Here it is also interesting to note how the British pilots had quickly learned what were the advantage of their machine over the Italians, they however greatly overestimated the speed of their opponent: “(We tried) to get to grips with CR 42s who declined a fight with the feared and more manoeuvrable Gladiator which was outpaced at full throttle by a good 50 mph (!)”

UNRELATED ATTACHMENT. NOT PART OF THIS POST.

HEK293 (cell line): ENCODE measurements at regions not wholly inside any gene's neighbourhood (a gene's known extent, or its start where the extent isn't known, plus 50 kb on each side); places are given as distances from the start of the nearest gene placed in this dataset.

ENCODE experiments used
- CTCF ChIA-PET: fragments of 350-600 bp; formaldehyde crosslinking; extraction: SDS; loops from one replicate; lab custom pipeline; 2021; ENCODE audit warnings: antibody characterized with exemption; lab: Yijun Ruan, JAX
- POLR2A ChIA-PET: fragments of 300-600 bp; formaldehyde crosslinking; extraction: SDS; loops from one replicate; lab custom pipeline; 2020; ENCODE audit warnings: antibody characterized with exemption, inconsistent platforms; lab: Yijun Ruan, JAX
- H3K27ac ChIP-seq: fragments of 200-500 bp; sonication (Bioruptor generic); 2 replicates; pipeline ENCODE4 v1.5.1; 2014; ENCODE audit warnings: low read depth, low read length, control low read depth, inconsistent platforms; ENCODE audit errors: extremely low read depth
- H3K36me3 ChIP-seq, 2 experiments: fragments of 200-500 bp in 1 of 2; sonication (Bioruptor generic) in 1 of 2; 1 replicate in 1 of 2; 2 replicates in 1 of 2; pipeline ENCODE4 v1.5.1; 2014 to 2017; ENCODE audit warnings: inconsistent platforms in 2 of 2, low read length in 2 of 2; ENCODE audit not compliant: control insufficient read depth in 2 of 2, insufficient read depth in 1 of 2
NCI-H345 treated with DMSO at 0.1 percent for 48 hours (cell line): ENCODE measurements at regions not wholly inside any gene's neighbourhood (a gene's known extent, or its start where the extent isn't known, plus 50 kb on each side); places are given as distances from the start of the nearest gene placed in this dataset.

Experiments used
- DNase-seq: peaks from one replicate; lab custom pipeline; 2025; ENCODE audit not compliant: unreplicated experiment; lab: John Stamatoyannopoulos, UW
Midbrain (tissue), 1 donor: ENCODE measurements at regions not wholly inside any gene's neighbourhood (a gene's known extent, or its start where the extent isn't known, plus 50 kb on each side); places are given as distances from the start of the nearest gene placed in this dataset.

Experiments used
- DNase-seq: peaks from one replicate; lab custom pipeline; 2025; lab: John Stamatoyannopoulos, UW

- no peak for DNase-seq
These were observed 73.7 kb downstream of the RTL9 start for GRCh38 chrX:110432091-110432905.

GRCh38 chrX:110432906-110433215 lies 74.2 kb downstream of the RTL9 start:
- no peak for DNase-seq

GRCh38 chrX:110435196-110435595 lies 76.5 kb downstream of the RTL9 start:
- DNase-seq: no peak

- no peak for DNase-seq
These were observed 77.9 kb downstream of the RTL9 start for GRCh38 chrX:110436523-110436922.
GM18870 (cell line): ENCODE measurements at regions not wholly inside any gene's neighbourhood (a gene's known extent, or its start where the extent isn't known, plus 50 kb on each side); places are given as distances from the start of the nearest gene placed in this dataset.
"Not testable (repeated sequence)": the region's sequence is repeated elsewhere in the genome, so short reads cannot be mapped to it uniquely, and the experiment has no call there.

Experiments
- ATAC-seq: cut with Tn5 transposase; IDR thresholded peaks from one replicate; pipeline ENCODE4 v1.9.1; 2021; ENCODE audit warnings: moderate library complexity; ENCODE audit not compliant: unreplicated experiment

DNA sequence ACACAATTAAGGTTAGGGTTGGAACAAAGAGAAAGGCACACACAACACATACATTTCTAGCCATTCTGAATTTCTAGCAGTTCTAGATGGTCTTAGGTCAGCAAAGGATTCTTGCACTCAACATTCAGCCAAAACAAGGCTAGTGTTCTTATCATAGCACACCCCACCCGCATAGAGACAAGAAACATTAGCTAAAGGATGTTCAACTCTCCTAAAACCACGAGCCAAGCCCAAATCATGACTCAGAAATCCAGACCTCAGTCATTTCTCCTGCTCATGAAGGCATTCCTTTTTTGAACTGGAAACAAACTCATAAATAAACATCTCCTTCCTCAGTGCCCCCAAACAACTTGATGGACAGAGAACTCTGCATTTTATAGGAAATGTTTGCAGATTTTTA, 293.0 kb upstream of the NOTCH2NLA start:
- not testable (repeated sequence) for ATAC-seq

The Italians reported that at 18:05, five CR 42s scrambled against a reported nine Gloster Gladiators that were already orbiting over the airstrip of Menastir. The Italian pilots were Capitano Franco Lavelli, Sottotenente Nunzio De Fraia and Sergente Maggiore Trento Cecchi from the 94a Squadriglia and Tenente Domenico Bevilacqua and Sergente Maggiore Agostino Fausti from the 93a Squadriglia. The Italian pilots started in a helpless position considering the height advantage of the Glosters and the fact that at sea level the Gladiator II had better overall performances than the CR.42, being more manoeuvrable with a top speed (flat) of 346 Km/h against the 342 Km/h of the Italian fighter and with a slightly higher climbing rate (in 1 minute and 25 seconds the Gladiator reached 1184 metres of height while in the same time the CR 42 only reached 1000 metres). In quick succession, Cecchi was shot down and killed and De Fraia was obliged to bale out, wounded, from his burning aircraft. Lavelli was the next to fall and then Bevilacqua, who, although slightly wounded, disengaged and landed a heavily damaged aircraft. Only Fausti remained in flight, fighting against the whole RAF formation. From ground it was seen that his fire hit two enemy fighters that were obliged to leave the combat area (no victories were claimed but one of them seems highly likely to have been Price-Owen) but the other Gladiators didn’t give him a chance, hitting his plane while he (probably already wounded) was trying a last evasive manoeuvre diving in westward direction towards the fading sun. Fausti died in his burning plane (Fiat CR.42 MM5543). His proposal for an Medaglia d’argento al valor militare from June was subsequently changed to a posthumous Medaglia d’Oro al valor militare for bravery. Again it was reported that almost all the fighters of the Italian formation suffered gun-jamming during the fight, in particular the plane of Capitano Lavelli was observed not to fire even when he reached very favourable positions. After landing back at base, Bevilacqua told that his guns had ceased to fire almost immediately; he had only managed to fire 57 rounds.